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Council gives Cote good grades for rental report
Jonathan Cote's homework has received good grades from his fellow New Westminster city councillors.
As part of the urban studies program he is taking at Simon Fraser University, Cote produced a report entitled Worth Saving: Changing the Economics of Rental Housing. In it, Cote made five recommendations to encourage the building of rental projects in Metro Vancouver which the rest of council endorsed after he presented them his report June 18.
"It's one of these issues that is not exciting or catches a lot of headlines, but it is one of those looming issues that are increasing over time," said Cote.
He says his recommendations "to address the financial gap that is creating a barrier to the development of new purpose-built rental units in Metro Vancouver," will only be effective if implemented as a whole.
The recommendations are for municipalities to:
• implement policies to limit non-rental development opportunities on sites currently occupied by purpose-built rental units, such as rental land banks, replacement policies or rental zoning;
• allow owners of existing rental properties to sell their unused density to neighbouring developments. This would significantly reduce redevelopment pressures because excess density entitlements don't exist on rental property;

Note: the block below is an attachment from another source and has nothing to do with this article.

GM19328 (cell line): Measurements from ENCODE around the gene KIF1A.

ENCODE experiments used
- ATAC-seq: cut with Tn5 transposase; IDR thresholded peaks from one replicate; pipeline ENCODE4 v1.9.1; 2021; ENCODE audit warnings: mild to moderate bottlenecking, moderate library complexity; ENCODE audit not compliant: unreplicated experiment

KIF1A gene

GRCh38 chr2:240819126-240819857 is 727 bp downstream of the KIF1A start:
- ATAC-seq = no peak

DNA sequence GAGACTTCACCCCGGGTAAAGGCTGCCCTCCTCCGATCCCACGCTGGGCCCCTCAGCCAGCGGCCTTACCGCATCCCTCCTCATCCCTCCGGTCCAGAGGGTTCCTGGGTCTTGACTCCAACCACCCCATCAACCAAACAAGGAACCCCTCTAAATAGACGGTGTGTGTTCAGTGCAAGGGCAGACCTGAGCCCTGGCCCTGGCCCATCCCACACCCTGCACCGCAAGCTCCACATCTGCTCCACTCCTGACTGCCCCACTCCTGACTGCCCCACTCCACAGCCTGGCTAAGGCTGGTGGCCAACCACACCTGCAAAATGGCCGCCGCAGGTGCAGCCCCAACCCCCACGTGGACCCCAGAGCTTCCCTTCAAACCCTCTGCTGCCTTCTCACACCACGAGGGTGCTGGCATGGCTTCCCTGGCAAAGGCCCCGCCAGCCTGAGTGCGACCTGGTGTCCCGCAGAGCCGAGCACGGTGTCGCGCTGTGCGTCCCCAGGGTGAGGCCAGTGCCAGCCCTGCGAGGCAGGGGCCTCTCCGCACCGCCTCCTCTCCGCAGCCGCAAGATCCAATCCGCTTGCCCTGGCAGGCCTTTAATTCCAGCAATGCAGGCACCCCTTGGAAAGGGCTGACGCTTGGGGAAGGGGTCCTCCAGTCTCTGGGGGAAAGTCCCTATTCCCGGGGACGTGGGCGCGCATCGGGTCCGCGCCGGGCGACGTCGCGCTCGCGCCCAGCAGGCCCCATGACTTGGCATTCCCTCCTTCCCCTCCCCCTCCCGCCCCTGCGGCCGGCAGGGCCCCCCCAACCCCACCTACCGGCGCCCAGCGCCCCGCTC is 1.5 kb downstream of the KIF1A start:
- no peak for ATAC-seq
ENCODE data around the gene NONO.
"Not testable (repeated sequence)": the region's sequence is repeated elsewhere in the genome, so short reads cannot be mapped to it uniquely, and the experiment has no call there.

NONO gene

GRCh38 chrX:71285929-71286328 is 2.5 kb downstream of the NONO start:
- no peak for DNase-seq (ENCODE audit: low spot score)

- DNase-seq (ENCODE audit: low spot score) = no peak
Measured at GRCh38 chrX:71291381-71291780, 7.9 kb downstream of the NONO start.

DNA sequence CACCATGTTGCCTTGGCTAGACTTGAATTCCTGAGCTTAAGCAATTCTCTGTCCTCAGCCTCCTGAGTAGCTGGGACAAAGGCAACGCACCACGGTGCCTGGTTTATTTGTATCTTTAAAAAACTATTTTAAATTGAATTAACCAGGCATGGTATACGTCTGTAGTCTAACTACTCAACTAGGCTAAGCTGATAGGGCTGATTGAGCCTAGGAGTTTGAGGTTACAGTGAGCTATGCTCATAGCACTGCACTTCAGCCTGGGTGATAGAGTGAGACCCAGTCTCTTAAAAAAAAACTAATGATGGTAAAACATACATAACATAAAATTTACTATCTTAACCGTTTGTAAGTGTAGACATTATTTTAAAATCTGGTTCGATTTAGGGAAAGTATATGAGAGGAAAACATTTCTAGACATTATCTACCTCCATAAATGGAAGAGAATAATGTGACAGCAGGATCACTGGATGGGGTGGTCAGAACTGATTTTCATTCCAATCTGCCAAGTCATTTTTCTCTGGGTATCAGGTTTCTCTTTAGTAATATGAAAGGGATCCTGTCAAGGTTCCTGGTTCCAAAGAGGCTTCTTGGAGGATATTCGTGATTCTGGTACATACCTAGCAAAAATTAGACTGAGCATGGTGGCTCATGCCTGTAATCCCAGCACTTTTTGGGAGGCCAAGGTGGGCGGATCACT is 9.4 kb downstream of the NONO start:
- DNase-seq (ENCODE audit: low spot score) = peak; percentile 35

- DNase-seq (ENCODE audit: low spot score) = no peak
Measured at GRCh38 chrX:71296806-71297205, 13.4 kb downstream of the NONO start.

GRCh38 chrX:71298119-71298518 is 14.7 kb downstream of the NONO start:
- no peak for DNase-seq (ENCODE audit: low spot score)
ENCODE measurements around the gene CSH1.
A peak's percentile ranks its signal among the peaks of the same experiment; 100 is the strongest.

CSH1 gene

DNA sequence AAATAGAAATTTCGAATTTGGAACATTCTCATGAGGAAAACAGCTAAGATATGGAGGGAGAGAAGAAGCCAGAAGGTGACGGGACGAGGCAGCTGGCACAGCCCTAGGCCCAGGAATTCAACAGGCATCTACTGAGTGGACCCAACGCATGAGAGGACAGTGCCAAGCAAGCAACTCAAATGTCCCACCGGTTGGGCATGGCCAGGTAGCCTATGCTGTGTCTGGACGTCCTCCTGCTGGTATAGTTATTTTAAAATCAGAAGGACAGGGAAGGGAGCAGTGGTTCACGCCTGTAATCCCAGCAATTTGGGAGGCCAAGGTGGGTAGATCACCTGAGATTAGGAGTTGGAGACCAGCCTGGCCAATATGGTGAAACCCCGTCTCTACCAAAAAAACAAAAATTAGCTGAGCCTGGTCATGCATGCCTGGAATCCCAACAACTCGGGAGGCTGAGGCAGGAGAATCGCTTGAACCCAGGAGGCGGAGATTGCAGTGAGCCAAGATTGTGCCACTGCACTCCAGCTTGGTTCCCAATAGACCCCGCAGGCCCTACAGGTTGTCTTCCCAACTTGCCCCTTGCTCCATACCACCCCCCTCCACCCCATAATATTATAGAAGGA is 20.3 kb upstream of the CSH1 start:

• eliminate minimum parking requirements for rental projects that are within 800 metres of a frequent transit stop ("By allowing the market to determine the appropriate amount of parking for a site, the financial viability of a rental project would increase substantially");
• reduce development fees and levies to the minimum levels needed for municipalities to cover processing and essential servicing costs;
• create separate density bonus fee structures for rental projects, but only in areas that have already been pre-planned for increased density.
In the report, Cote said rental housing is needed for low and moderate income earners in the region.
"Failure to address the financial gap between purpose-built rental and market condo projects will result in demand for rental housing exceeding supply in Metro Vancouver. The social and economic consequences of this could be very detrimental to the region. To address these challenges, municipalities need to implement policies that will make the development of new purpose built rental projects financially feasible."